Siphon roof drainage systems serve as an alternative to conventional gravity based roof drainage systems. They work on the principle of suction or siphoning – similar to liquid rising when sucking on a straw.
System principles and how it differs from a conventional gravity based system
Siphon drainage systems were first developed in Europe in the late 1960s. They differ from conventional gravity based systems in that they don’t allow air to get into the drainage outlets installed in the roof tops. A conventional gravity based system permits water and air to enter roof drainage outlets, where they move into the vertical downpipes. Consequently, not all of the pipe bore is used for water flow. This reduces operational efficiency and water flow velocity.
In a siphon drainage system, baffle plates installed in the mouth of the roof outlets prevent air from entering the pipe. When the entire pipe is filled with water, the column of water in the vertical downpipe falls, forming a zone of negative pressure in the horizontal pipe, which creates a state of suction. This in turn pulls down more water rapidly and increases the flow velocity. The baffle also functions to prevent the formation of vortices (which can suck in air) in the drainage outlets.
In a siphon based system, the horizontal section of pipe connecting multiple roof outlets does not require a gradient for the flow of water since water flow is dictated by the suction in the pipe. The horizontal section can be run very close to the roof, reducing both the amount of space used for pipe work and impact on building aesthetics. The vertical downpipe can be installed in the desired location (near the end of the building), which reduces the use of expensive underground drains to transport discharged water.
Another feature of the siphon based system is the decreased pipe diameter when compared to an equivalent gravity drainage system. Pipe diameter is decreased to ensure full bore flow which is necessary to create the suction state.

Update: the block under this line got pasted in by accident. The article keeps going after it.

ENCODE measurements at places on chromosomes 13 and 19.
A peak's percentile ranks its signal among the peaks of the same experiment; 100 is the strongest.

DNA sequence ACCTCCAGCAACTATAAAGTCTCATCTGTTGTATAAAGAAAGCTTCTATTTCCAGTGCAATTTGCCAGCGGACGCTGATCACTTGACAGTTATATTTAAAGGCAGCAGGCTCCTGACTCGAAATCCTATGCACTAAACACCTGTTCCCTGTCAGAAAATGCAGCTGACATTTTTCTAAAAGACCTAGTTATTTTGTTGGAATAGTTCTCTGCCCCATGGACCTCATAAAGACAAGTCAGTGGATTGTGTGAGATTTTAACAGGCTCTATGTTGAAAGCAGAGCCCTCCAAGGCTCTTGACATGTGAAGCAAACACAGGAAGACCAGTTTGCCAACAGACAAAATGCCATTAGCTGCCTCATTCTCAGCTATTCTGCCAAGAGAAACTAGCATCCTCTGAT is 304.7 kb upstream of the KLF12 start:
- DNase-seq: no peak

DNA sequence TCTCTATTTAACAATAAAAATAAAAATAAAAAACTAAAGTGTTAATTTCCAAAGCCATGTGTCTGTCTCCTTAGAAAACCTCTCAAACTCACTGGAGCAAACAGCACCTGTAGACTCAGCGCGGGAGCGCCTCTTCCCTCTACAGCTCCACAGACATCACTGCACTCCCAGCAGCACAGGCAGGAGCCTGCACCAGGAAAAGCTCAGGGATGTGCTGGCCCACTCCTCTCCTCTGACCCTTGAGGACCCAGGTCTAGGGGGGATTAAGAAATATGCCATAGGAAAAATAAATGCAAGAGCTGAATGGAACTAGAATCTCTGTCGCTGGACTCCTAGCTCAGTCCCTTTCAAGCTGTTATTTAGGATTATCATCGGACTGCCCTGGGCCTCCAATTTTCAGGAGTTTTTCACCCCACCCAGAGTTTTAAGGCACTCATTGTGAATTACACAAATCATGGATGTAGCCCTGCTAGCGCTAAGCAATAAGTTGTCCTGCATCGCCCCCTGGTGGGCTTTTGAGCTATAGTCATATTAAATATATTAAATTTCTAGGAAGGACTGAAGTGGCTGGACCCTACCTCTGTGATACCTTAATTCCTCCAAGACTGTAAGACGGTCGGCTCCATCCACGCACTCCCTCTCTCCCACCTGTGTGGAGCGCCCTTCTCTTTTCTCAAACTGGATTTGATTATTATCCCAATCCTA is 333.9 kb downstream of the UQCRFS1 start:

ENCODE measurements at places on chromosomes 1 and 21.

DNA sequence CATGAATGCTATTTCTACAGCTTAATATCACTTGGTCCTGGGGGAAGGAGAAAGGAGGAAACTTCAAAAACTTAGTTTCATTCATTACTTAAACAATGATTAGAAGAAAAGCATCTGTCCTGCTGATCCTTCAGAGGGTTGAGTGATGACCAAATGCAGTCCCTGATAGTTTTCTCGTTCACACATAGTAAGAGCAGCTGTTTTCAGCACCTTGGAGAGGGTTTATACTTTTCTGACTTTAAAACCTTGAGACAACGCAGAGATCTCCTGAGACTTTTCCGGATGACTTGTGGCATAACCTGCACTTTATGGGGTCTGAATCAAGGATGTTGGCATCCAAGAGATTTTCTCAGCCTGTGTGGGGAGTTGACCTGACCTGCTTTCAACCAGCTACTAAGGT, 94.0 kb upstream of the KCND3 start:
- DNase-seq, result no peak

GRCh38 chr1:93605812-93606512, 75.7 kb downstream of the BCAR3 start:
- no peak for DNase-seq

Illustration: Baffle Plate on the roof drainage outlet
The design of the siphon roof drainage system is largely determined by the rainfall intensity rate of the area. Historic data must be considered, as well as a safety factor, to accommodate abnormal heavy rainfall events which can result in roof flooding if water doesn’t drain fast enough.
Incorporating too high a safety factor can result in an over-sized system that won’t operate as a siphon system for almost all rainfall events. If the volume of the air entering the pipe is more than 40% of the pipe volume, then the system ceases to function as a siphon system. This defeats the purpose of opting for a siphon based drainage in the first place.
A better solution is to install a primary drainage system for normal intensity rainfall events and having a secondary system to deal with any abnormal rainfall events. The secondary system can be:
- another siphon based system which kicks in only when the rainfall intensity crosses the design threshold
- employing overflow weirs to discharge the excess water in the roof top.
When the system is functioning in full siphon state, there can be significant negative pressure created in the horizontal section of the pipe. To prevent implosion of the pipe system due to this negative pressure, the siphon roof drainage system employs flexible piping systems.
Design and installation of such systems require more advanced engineering expertise compared to installation of the conventional roof drainage systems.
While siphon systems have found widespread acceptance in Europe, Australia, and New Zealand to name a few, it has yet to gain momentum in the United States.
- https://web.sbe.hw.ac.uk/staffprofiles/bdgsa/Scott%20Arthur%20Papers/Building and Environment – Operational performance of siphonic roof drainage systems Arthur Wright Swaffield.pdf